01/30/2015 The US Senate has passed a bill approving construction of the proposed Keystone XL crude oil pipeline by a 62-36 vote after 3 weeks of debate. Nine...

Pennsylvania governor reinstates state forest drilling moratorium

01/29/2015 Pennsylvania Gov. Tom Wolf (D) signed an executive order fully reinstating a 2010 moratorium on new oil and gas leases in state forests and parks. ...

DOE could meet 45-day LNG export decision deadline, Senate panel told

01/29/2015 The US Department of Energy would have no trouble meeting a 45-day deadline to reach a national interest determination for proposed LNG export faci...

Harvest drops Venezuelan arbitration move

01/29/2015 Affiliates of Harvest Natural Resources Inc. have withdrawn a request for international arbitration alleging the government of Venezuela hampered e...

API forms Colorado Petroleum Council, picks executive director

01/29/2015 The American Petroleum Institute has opened a Denver office that will focus on oil and gas priorities in Colorado. Tracee Bentley, who previously w...

US House approves bill aimed at increasing LNG exports

01/28/2015 The US House of Representatives passed a bill aimed at increasing US LNG exports by requiring the Department of Energy to determine whether a proje...

PHMSA outlines community steps to reduce pipeline incident risks

01/27/2015 The US Pipeline and Hazardous Materials Safety Administration released a guide to best practices for communities to reduce risks from pipeline inci...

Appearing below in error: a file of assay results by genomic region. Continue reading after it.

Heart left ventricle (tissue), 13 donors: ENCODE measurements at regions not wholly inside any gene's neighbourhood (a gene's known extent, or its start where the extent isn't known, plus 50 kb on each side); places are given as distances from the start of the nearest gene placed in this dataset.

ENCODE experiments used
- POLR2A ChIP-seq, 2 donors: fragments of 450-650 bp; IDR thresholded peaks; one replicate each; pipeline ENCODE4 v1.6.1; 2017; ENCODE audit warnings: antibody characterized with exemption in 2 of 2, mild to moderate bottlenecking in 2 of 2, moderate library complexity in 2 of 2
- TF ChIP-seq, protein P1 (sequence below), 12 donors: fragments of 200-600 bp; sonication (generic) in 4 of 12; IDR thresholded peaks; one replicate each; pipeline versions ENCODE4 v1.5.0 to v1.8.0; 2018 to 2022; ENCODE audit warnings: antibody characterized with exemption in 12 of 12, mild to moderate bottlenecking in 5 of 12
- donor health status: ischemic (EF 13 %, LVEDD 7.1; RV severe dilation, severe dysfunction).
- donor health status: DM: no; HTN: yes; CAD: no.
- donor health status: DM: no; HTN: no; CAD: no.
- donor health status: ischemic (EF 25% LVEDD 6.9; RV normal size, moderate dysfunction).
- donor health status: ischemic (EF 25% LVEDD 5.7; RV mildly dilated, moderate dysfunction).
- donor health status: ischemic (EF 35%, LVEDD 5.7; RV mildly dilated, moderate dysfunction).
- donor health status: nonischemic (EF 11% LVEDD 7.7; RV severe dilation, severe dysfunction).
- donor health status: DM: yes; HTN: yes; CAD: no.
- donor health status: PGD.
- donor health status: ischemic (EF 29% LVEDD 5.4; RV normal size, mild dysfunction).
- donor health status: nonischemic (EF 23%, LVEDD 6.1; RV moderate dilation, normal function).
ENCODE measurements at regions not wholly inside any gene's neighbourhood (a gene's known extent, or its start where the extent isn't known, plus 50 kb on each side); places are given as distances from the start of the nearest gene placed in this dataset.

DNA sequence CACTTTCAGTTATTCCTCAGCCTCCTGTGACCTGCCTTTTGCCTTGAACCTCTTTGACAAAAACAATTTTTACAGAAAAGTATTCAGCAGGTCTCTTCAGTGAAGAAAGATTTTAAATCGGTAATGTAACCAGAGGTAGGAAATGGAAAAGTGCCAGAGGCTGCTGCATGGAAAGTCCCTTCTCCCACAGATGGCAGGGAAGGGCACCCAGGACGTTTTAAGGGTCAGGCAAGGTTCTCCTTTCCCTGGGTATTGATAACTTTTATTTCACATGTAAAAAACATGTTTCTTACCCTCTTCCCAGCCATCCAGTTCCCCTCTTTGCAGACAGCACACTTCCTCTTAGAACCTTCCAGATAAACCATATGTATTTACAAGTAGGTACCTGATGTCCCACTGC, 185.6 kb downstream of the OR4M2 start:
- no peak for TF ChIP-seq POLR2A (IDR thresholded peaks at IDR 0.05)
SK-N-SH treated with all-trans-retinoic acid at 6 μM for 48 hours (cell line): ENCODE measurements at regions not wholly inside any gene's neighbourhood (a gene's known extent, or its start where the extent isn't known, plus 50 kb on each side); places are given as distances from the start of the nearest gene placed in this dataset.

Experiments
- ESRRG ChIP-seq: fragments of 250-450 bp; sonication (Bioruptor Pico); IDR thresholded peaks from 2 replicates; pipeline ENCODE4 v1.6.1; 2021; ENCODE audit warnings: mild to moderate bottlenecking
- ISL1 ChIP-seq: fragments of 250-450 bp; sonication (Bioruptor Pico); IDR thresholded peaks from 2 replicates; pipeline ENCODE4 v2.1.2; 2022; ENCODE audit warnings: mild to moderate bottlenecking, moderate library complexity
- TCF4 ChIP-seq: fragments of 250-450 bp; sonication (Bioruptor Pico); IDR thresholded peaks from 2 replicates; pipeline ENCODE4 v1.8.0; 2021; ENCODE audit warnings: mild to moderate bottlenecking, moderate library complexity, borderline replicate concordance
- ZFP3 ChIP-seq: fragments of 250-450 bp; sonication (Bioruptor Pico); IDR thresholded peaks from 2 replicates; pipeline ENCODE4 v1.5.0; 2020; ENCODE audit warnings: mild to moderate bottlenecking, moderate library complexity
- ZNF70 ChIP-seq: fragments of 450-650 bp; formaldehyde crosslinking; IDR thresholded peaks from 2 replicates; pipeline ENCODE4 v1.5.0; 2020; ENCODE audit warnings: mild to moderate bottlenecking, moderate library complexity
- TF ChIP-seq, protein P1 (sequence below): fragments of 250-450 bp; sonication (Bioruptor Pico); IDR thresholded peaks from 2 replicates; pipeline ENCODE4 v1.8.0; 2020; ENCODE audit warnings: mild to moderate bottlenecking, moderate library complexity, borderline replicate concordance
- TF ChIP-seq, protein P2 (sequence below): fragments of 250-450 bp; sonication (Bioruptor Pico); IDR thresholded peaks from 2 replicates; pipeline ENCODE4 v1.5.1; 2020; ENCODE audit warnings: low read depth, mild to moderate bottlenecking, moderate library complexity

DOI’s 2017-22 draft proposed OCS program includes Mid-Atlantic sale

01/27/2015 The US Department of the Interior released a draft proposed 2017-22 Outer Continental Shelf management program that included 14 potential oil and g...
White Papers

Pipeline Integrity: Best Practices to Prevent, Detect, and Mitigate Commodity Releases

Commodity releases can have catastrophic consequences, so ensuring pipeline integrity is crucial for p...
Sponsored by

AVEVA’s Digital Asset Approach - Defining a new era of collaboration in capital projects and asset operations

There is constant, intensive change in the capital projects and asset life cycle management. New chall...
Sponsored by

Transforming the Oil and Gas Industry with EPPM

With budgets in the billions, timelines spanning years, and life cycles extending over decades, oil an...
Sponsored by

Asset Decommissioning in Oil & Gas: Transforming Business

Asset intensive organizations like Oil and Gas have their own industry specific challenges when it com...
Sponsored by

Squeezing the Green: How to Cut Petroleum Downstream Costs and Optimize Processing Efficiencies with Enterprise Project Portfolio Management Solutions

As the downstream petroleum industry grapples with change in every sector and at every level, includin...
Sponsored by

7 Steps to Improve Oil & Gas Asset Decommissioning

Global competition and volatile markets are creating a challenging business climate for project based ...
Sponsored by

The impact of aging infrastructure in process manufacturing industries

Process manufacturing companies in the oil and gas, utilities, chemicals and natural resource industri...
Sponsored by